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Valley Roundup | Valleywide

Storm Drenches City, Eases Up on Valley

March 06, 2000|JOHNATHON E. BRIGGS

The strongest storm of the year drenched marathoners in central Los Angeles on Sunday but eased up a bit on the San Fernando, Antelope and Santa Clarita valleys, with some areas recording less than half of downtown's rain total.

The Los Angeles Civic Center received 1.78 inches between midnight and 4 p.m., said Clint Simpson, a meteorologist with the National Weather Service in Oxnard. But by late afternoon, Palmdale had received only .74 of an inch, while Chatsworth recorded .98.

"It was spotty," Simpson said. "Some areas were hit hard, others weren't."

The storm soaked the 23,000 participants in the 15th annual Los Angeles Marathon and prompted the precautionary closure of the Sepulveda Dam Basin, which received 1.50 inches of rain. The basin was reopened late in the afternoon.

Originating in the Gulf of Alaska, the chilly storm dropped snow as low as 4,000 feet in the afternoon, with overnight snow levels expected to reach 2,500 feet, forecasters said.

Highs reached only into the mid-40s in Lancaster and Newhall, forecasters said. The weather service issued a winter weather watch through midday today.

Forecasters warned that drivers could expect dangerous conditions on the Golden State Freeway north of the San Fernando Valley, including icy roads and poor visibility. Conditions could "leave cars slipping and sliding on the roads," said Bruce Rockwell, a meteorologist with the National Weather Service.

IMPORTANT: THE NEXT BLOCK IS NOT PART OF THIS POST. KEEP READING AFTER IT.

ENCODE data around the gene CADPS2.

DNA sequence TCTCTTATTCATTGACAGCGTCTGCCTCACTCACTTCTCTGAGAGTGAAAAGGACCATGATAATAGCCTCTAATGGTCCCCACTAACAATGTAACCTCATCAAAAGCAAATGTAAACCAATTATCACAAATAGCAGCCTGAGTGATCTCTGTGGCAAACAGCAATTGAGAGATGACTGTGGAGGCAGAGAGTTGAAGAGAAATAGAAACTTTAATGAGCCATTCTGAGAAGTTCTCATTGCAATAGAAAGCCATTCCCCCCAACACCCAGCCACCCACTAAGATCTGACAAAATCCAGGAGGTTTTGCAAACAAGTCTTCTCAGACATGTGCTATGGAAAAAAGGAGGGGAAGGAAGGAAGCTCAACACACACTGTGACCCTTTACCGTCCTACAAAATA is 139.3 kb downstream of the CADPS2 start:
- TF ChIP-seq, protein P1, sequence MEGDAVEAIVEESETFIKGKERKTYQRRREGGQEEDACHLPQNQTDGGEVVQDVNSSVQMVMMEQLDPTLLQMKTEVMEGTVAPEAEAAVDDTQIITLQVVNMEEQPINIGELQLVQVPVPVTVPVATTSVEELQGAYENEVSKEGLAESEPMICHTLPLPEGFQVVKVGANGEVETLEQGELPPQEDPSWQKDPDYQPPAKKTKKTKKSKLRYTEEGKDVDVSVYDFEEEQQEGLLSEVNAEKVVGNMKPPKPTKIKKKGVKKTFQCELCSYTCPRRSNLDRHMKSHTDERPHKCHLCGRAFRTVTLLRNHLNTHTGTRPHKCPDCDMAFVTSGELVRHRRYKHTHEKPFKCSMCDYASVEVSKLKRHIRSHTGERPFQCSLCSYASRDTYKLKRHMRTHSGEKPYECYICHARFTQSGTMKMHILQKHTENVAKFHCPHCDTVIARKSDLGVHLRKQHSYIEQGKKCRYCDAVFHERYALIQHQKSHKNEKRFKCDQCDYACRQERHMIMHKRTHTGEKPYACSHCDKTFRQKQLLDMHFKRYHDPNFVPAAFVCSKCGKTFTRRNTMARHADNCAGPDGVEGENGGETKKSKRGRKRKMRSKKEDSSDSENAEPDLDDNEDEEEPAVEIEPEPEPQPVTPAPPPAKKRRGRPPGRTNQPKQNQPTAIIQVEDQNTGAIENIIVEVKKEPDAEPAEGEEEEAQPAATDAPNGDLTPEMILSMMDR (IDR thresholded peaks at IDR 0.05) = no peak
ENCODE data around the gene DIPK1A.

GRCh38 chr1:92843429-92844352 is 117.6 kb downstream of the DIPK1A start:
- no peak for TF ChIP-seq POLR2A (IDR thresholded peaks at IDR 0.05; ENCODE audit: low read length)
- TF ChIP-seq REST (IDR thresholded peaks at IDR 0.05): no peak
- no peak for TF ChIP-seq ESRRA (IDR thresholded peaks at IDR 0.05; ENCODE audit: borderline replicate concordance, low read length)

The storm pushed the Los Angeles seasonal rainfall total to 9.32 inches, closer to the normal level of 11.41 inches. "We're catching up pretty good," Rockwell said.

Between 6 a.m. and 2 p.m. Sunday, 600 collisions were reported on Southland highways, said California Highway Patrol Officer Frank Sansone.

More showers and isolated thunderstorms were forecast through this morning as forecasters said they expect the rain to taper off. But umbrellas shouldn't be tucked away just yet. Another storm is expected to arrive from the north Pacific by the middle of the week.

"This storm could have been stronger," Simpson said. "We're still not out of danger."

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